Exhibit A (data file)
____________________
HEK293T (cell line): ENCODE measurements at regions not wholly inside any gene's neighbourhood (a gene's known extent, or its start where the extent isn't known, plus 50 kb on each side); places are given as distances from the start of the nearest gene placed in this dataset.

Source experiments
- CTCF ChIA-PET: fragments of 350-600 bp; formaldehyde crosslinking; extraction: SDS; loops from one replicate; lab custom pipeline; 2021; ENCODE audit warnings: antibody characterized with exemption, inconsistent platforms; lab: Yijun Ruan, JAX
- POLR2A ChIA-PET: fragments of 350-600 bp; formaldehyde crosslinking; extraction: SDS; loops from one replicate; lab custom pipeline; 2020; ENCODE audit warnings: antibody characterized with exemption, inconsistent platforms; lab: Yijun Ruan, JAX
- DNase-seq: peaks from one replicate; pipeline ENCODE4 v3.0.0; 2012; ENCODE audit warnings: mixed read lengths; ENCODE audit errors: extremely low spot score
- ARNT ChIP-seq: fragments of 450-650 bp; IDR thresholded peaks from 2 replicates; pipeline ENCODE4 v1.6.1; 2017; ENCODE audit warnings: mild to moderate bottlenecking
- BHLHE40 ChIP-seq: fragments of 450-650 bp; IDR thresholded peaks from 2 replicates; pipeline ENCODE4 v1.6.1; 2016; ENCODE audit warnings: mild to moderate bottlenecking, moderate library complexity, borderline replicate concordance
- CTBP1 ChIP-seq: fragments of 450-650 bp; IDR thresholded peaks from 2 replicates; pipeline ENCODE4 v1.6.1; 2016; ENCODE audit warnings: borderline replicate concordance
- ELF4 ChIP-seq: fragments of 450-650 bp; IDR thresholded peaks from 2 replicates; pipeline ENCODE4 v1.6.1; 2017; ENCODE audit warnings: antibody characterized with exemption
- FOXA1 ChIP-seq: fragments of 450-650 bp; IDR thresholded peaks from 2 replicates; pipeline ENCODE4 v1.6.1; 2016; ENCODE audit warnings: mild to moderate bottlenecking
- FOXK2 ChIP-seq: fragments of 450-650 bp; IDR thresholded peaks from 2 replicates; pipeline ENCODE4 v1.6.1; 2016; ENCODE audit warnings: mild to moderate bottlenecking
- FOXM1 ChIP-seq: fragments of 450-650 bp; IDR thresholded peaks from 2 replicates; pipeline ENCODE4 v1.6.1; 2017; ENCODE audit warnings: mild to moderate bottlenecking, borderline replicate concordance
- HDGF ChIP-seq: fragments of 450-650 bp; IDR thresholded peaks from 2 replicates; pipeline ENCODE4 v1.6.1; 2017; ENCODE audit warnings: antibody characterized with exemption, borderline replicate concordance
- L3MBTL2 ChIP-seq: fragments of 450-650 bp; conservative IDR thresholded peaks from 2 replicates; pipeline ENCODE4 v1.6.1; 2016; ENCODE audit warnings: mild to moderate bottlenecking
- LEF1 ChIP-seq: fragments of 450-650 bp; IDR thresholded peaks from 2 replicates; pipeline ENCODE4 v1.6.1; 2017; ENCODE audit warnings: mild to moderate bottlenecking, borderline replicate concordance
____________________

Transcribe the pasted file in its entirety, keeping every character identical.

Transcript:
HEK293T (cell line): ENCODE measurements at regions not wholly inside any gene's neighbourhood (a gene's known extent, or its start where the extent isn't known, plus 50 kb on each side); places are given as distances from the start of the nearest gene placed in this dataset.

Source experiments
- CTCF ChIA-PET: fragments of 350-600 bp; formaldehyde crosslinking; extraction: SDS; loops from one replicate; lab custom pipeline; 2021; ENCODE audit warnings: antibody characterized with exemption, inconsistent platforms; lab: Yijun Ruan, JAX
- POLR2A ChIA-PET: fragments of 350-600 bp; formaldehyde crosslinking; extraction: SDS; loops from one replicate; lab custom pipeline; 2020; ENCODE audit warnings: antibody characterized with exemption, inconsistent platforms; lab: Yijun Ruan, JAX
- DNase-seq: peaks from one replicate; pipeline ENCODE4 v3.0.0; 2012; ENCODE audit warnings: mixed read lengths; ENCODE audit errors: extremely low spot score
- ARNT ChIP-seq: fragments of 450-650 bp; IDR thresholded peaks from 2 replicates; pipeline ENCODE4 v1.6.1; 2017; ENCODE audit warnings: mild to moderate bottlenecking
- BHLHE40 ChIP-seq: fragments of 450-650 bp; IDR thresholded peaks from 2 replicates; pipeline ENCODE4 v1.6.1; 2016; ENCODE audit warnings: mild to moderate bottlenecking, moderate library complexity, borderline replicate concordance
- CTBP1 ChIP-seq: fragments of 450-650 bp; IDR thresholded peaks from 2 replicates; pipeline ENCODE4 v1.6.1; 2016; ENCODE audit warnings: borderline replicate concordance
- ELF4 ChIP-seq: fragments of 450-650 bp; IDR thresholded peaks from 2 replicates; pipeline ENCODE4 v1.6.1; 2017; ENCODE audit warnings: antibody characterized with exemption
- FOXA1 ChIP-seq: fragments of 450-650 bp; IDR thresholded peaks from 2 replicates; pipeline ENCODE4 v1.6.1; 2016; ENCODE audit warnings: mild to moderate bottlenecking
- FOXK2 ChIP-seq: fragments of 450-650 bp; IDR thresholded peaks from 2 replicates; pipeline ENCODE4 v1.6.1; 2016; ENCODE audit warnings: mild to moderate bottlenecking
- FOXM1 ChIP-seq: fragments of 450-650 bp; IDR thresholded peaks from 2 replicates; pipeline ENCODE4 v1.6.1; 2017; ENCODE audit warnings: mild to moderate bottlenecking, borderline replicate concordance
- HDGF ChIP-seq: fragments of 450-650 bp; IDR thresholded peaks from 2 replicates; pipeline ENCODE4 v1.6.1; 2017; ENCODE audit warnings: antibody characterized with exemption, borderline replicate concordance
- L3MBTL2 ChIP-seq: fragments of 450-650 bp; conservative IDR thresholded peaks from 2 replicates; pipeline ENCODE4 v1.6.1; 2016; ENCODE audit warnings: mild to moderate bottlenecking
- LEF1 ChIP-seq: fragments of 450-650 bp; IDR thresholded peaks from 2 replicates; pipeline ENCODE4 v1.6.1; 2017; ENCODE audit warnings: mild to moderate bottlenecking, borderline replicate concordance